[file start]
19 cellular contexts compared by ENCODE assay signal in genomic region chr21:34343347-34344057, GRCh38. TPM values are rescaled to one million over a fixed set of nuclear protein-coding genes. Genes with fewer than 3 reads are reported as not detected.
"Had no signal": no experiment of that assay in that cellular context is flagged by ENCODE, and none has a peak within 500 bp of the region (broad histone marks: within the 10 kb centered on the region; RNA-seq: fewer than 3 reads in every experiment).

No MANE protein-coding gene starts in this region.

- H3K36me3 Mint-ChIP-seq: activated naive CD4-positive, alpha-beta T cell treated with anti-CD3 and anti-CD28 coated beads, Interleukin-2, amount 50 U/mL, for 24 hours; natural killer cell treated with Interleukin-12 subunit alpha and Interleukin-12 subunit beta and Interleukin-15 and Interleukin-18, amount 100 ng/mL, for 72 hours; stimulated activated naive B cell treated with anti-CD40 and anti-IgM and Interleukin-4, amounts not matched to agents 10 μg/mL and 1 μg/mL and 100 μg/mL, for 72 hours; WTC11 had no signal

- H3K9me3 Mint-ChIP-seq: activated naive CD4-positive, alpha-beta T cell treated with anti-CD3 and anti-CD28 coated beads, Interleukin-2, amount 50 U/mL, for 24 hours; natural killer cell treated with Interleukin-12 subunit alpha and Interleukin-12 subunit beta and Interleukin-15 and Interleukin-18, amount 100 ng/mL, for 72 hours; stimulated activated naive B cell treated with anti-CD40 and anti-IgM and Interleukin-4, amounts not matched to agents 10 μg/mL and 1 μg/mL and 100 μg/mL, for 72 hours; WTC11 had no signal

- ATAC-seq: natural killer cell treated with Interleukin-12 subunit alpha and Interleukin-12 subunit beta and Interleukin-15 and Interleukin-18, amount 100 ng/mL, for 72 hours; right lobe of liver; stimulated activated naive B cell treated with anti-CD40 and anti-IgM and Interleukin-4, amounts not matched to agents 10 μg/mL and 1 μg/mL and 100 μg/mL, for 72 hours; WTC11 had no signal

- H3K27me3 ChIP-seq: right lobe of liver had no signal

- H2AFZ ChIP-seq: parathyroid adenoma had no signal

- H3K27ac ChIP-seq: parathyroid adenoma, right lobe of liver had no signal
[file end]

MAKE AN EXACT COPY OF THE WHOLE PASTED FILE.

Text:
19 cellular contexts compared by ENCODE assay signal in genomic region chr21:34343347-34344057, GRCh38. TPM values are rescaled to one million over a fixed set of nuclear protein-coding genes. Genes with fewer than 3 reads are reported as not detected.
"Had no signal": no experiment of that assay in that cellular context is flagged by ENCODE, and none has a peak within 500 bp of the region (broad histone marks: within the 10 kb centered on the region; RNA-seq: fewer than 3 reads in every experiment).

No MANE protein-coding gene starts in this region.

- H3K36me3 Mint-ChIP-seq: activated naive CD4-positive, alpha-beta T cell treated with anti-CD3 and anti-CD28 coated beads, Interleukin-2, amount 50 U/mL, for 24 hours; natural killer cell treated with Interleukin-12 subunit alpha and Interleukin-12 subunit beta and Interleukin-15 and Interleukin-18, amount 100 ng/mL, for 72 hours; stimulated activated naive B cell treated with anti-CD40 and anti-IgM and Interleukin-4, amounts not matched to agents 10 μg/mL and 1 μg/mL and 100 μg/mL, for 72 hours; WTC11 had no signal

- H3K9me3 Mint-ChIP-seq: activated naive CD4-positive, alpha-beta T cell treated with anti-CD3 and anti-CD28 coated beads, Interleukin-2, amount 50 U/mL, for 24 hours; natural killer cell treated with Interleukin-12 subunit alpha and Interleukin-12 subunit beta and Interleukin-15 and Interleukin-18, amount 100 ng/mL, for 72 hours; stimulated activated naive B cell treated with anti-CD40 and anti-IgM and Interleukin-4, amounts not matched to agents 10 μg/mL and 1 μg/mL and 100 μg/mL, for 72 hours; WTC11 had no signal

- ATAC-seq: natural killer cell treated with Interleukin-12 subunit alpha and Interleukin-12 subunit beta and Interleukin-15 and Interleukin-18, amount 100 ng/mL, for 72 hours; right lobe of liver; stimulated activated naive B cell treated with anti-CD40 and anti-IgM and Interleukin-4, amounts not matched to agents 10 μg/mL and 1 μg/mL and 100 μg/mL, for 72 hours; WTC11 had no signal

- H3K27me3 ChIP-seq: right lobe of liver had no signal

- H2AFZ ChIP-seq: parathyroid adenoma had no signal

- H3K27ac ChIP-seq: parathyroid adenoma, right lobe of liver had no signal